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Abu Dhabi, UAEThursday 20 September 2018

Raqqa's Great Mosque fully retaken, says anti-ISIL coalition

The mosque, the oldest in the city, had been under ISIL control since 2014 when the extremists captured Raqqa

Fighters with the US-backed Syrian Democratic Forces (SDF) alliance move to the front line of the battle with ISIL in Raqqa on July 22, 2017. Hussein Malla / AP
Fighters with the US-backed Syrian Democratic Forces (SDF) alliance move to the front line of the battle with ISIL in Raqqa on July 22, 2017. Hussein Malla / AP

The US-led coalition battling ISIL said on Monday that the Great Mosque in Raqqa had been successfully cleared by the Kurdish-led Syrian Democratic Forces, as the battle to retake the city from ISIL continues.

It came as Syrian government forces and their allies appeared to be on the verge of breaking a nearly three-year siege imposed by ISIL on the eastern city of Deir Ezzour.

The Great Mosque in Raqqa, the oldest in the city, had been under ISIL control since 2014 when the extremists captured Raqqa. The US-led coalition, which provides equipment, training and air support to the Syrian Democratic Forces (SDF) alliance, said the mosque had been fully cleared of ISIL fighters on Saturday last week.

"The liberation of this historic landmark is a testimony to the dedication and courage of the SDF as they fight to defeat ISIS in Raqqa," said coalition spokesman Colonel Ryan Dillon.

"The SDF have made consistent incremental gains in the urban terrain of the city, fighting block by block, and applying increasing pressure on ISIS each day while evacuating civilians along the way."

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Read more:

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Liberation of Raqqa's Old City remains in doubt

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The SDF, backed by the US-led coalition, launched its offensive to recapture Raqqa on June 6, and have since taken more than half the city.

The coalition said on Monday that the SDF had gone to great lengths to limit damage to infrastructure in its battle to retake Raqqa, including the centuries-old mosque.

Meanwhile, opposition activists and state media said on Monday that Syrian government forces and their allies were on the verge of ISIL's siege on Deir Ezzour, Associated Press reported.

Breaking the siege would mark another victory for president Bashar Al Assad, whose forces have been advancing on several fronts against ISIL and other insurgent groups over the past year.

Syrian troops and allied militiamen have for months been advancing towards Deir Ezzour, the capital of the province of the same name. Government forces are besieged in a handful of neighbourhoods as well as a nearby airport.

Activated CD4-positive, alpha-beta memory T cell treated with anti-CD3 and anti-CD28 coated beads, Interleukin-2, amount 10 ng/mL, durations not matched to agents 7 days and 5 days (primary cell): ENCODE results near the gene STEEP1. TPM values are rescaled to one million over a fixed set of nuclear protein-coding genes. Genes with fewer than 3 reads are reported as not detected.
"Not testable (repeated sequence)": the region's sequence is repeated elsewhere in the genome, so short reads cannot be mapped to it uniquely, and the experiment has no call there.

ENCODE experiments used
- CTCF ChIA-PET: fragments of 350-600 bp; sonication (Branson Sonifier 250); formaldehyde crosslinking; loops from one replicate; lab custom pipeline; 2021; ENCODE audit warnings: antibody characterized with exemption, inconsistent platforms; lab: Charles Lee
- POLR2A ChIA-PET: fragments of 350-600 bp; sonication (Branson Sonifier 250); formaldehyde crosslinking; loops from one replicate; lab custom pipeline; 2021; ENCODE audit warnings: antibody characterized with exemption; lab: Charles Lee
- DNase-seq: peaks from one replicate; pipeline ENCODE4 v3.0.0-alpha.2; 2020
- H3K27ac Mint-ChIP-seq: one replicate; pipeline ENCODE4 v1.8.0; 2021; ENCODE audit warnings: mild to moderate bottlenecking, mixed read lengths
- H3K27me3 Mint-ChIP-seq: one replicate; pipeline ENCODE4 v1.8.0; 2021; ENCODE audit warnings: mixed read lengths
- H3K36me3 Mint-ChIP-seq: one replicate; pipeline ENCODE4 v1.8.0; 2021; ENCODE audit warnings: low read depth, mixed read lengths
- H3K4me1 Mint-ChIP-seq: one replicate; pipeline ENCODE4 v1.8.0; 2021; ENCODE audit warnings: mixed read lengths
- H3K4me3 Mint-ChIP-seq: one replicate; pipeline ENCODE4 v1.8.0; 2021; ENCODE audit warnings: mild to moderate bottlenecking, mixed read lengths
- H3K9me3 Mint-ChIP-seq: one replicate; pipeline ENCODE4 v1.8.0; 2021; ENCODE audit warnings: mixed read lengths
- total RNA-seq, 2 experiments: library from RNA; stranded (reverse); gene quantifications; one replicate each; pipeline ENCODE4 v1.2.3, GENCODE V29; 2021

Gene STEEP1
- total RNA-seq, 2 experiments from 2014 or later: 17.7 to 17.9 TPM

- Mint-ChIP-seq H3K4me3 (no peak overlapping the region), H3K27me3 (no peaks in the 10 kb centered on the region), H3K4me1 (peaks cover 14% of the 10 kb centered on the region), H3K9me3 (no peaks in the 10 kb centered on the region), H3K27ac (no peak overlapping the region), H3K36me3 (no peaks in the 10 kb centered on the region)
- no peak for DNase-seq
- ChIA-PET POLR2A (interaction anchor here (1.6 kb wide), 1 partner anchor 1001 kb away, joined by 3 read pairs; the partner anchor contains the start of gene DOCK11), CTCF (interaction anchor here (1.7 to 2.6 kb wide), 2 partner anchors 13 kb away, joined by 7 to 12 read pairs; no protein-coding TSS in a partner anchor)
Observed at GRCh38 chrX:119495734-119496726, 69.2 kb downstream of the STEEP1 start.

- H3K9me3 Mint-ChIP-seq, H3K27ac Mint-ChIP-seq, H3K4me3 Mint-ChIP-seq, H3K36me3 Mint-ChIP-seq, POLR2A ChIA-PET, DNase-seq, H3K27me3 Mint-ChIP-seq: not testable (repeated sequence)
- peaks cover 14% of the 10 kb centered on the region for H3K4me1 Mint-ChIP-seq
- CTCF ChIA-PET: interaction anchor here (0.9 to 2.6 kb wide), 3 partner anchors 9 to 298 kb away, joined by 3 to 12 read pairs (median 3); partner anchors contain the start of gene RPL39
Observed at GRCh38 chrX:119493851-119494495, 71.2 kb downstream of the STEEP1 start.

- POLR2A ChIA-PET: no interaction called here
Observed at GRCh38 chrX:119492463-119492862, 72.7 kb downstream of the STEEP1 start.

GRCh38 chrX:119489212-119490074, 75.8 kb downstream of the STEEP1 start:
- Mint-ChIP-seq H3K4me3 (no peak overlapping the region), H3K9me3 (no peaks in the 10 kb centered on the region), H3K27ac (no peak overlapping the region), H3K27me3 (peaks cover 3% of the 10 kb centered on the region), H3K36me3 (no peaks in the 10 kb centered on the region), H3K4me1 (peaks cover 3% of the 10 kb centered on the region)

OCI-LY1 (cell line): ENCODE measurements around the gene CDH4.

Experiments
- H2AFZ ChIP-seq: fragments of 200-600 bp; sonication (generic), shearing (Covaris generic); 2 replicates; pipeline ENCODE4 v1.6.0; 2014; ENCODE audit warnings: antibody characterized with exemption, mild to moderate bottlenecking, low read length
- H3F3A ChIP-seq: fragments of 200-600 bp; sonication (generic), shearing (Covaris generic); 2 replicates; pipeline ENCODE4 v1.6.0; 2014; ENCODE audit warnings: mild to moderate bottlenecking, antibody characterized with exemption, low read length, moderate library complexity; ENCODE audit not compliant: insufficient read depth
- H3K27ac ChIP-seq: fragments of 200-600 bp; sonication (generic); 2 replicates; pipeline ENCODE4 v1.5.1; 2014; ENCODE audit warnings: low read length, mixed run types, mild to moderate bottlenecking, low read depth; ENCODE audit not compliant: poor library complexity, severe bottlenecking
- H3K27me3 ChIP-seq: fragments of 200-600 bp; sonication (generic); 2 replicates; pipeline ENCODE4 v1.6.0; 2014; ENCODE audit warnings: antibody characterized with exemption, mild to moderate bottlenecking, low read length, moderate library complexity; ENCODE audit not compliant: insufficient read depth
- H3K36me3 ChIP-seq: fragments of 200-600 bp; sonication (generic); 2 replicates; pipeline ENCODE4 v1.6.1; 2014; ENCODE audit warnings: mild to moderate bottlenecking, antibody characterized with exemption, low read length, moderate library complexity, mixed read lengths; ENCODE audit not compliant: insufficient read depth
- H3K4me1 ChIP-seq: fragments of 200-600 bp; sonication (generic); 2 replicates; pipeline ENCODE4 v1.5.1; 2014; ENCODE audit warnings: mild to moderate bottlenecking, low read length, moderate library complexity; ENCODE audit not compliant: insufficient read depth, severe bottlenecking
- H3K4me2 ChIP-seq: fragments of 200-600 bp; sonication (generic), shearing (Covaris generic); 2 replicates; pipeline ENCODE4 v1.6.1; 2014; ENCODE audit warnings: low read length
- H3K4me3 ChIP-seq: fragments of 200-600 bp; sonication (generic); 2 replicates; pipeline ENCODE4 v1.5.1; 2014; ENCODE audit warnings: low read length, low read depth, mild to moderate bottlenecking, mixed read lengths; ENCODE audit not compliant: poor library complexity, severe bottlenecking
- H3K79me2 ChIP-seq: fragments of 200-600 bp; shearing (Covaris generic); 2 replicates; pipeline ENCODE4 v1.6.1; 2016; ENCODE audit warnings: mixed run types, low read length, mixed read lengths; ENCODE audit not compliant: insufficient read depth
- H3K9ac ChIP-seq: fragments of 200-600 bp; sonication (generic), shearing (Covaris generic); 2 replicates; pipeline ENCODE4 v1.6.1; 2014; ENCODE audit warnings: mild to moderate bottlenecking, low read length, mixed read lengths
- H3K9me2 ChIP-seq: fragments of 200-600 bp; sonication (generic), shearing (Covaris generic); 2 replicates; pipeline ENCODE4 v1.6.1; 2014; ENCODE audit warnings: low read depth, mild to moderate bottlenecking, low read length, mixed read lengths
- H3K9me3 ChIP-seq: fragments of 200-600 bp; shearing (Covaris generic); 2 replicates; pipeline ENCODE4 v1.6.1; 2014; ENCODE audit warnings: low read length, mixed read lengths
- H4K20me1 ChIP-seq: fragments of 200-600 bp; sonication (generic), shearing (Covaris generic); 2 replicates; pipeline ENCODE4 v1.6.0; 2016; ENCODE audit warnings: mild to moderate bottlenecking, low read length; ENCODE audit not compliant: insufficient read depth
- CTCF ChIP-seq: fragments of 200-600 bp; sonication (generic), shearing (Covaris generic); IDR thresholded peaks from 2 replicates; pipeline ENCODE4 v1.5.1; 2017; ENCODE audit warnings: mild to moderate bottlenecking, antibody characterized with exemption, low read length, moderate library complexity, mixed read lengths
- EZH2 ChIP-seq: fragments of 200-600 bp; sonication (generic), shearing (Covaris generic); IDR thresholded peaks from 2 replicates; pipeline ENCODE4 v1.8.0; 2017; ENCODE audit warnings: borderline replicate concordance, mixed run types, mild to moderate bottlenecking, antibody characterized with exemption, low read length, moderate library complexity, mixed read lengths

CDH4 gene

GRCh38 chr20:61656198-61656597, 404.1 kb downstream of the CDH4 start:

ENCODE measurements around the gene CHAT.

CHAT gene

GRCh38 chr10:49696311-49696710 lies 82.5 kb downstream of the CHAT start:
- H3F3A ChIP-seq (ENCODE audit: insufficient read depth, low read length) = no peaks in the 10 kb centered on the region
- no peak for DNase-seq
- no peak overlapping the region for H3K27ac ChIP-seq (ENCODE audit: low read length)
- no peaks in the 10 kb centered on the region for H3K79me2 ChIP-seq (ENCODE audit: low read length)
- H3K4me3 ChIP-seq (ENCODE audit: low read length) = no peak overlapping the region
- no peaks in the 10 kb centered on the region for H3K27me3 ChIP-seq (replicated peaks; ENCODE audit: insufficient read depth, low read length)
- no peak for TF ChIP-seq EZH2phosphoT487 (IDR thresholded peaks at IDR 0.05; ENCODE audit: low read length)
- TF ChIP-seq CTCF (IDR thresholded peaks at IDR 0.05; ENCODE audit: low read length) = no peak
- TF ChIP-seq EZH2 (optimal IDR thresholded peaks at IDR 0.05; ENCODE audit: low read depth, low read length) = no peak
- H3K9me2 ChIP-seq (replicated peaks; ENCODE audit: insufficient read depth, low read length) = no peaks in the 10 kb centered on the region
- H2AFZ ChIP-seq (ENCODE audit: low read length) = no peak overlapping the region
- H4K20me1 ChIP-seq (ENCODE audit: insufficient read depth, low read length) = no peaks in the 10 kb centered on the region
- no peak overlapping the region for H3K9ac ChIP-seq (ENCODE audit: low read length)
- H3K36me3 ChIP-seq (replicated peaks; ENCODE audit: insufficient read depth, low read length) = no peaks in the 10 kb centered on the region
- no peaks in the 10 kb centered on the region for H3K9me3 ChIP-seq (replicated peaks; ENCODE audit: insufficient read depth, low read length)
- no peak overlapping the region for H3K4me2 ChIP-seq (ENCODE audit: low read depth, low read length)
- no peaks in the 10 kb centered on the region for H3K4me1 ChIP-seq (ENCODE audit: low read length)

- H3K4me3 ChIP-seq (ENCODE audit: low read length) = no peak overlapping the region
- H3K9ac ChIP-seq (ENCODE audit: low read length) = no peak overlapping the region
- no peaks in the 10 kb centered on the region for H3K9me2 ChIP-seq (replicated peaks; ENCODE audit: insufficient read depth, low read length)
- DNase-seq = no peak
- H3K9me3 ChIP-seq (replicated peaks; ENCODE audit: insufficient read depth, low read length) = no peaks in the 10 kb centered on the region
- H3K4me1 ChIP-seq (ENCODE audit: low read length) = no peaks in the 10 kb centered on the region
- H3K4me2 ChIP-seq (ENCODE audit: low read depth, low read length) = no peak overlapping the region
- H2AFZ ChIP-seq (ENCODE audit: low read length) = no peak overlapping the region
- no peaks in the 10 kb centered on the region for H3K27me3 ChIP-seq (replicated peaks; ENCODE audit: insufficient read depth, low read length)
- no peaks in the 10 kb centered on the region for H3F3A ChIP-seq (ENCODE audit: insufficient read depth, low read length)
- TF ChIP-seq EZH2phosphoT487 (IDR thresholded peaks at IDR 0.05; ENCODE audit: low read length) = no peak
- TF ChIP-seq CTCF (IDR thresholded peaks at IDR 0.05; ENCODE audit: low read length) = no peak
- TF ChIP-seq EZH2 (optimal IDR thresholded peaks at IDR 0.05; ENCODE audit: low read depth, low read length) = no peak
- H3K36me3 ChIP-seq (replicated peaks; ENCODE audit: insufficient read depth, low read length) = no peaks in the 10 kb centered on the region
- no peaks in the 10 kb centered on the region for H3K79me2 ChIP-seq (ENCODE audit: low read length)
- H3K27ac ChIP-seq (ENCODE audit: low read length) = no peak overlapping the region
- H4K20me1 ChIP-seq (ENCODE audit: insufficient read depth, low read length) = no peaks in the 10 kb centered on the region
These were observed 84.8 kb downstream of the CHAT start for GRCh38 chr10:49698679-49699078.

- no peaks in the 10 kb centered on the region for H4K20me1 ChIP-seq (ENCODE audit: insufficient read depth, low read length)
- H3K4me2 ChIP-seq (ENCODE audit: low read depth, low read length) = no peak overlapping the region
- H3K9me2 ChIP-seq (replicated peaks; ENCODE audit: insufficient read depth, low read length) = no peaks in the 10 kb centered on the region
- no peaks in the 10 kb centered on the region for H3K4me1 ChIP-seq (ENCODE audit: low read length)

The Britain-based Syrian Observatory for Human Rights said on Monday that the advancing forces were just a few hundred metres from a besieged, government-held air base known as Brigade 137. If they reach the base, they will be able to lift the siege.

State television, meanwhile, reported that government forces were only three kilometres away from breaking the siege. State news agency Sana reported the "collapse" of ISIL defences in the area.

"The morale is very high," Deir Ezzour's governor, Mohammed Ibrahim Al Samra, told state television, speaking from inside the besieged area.

"Assad's forces are few kilometres from breaking the siege," said opposition activist Omar Abu Laila, who currently lives in Europe but is from Deir Ezzour. He is with DeirEzzor 24, an activist group that has reporters throughout the eastern province.

Al Manar TV, the media arm of Hizbollah, aired footage of people celebrating in the streets of besieged parts of the city. Some 70,000 people live in government-held areas, which have been relying on air drops for food and basic goods.

Hizbollah is fighting alongside Mr Al Assad's forces, while Russia is providing crucial air support. The Russian defence ministry said its aircraft had carried out 80 airstrikes, destroying two tanks and killing and wounding 70 people in the Deir Ezzour area.

Thousands of people have been fleeing Deir Ezzour province because of the offensive, many of them heading toward the northeastern province of Hassakeh. Last week, dozens of people were killed or wounded by mines laid by the extremists.

ISIL has suffered a series of major setbacks in both Syria and Iraq in recent months. The group is now forcibly conscripting all men between the ages of 20 and 30 to replace lost fighters.

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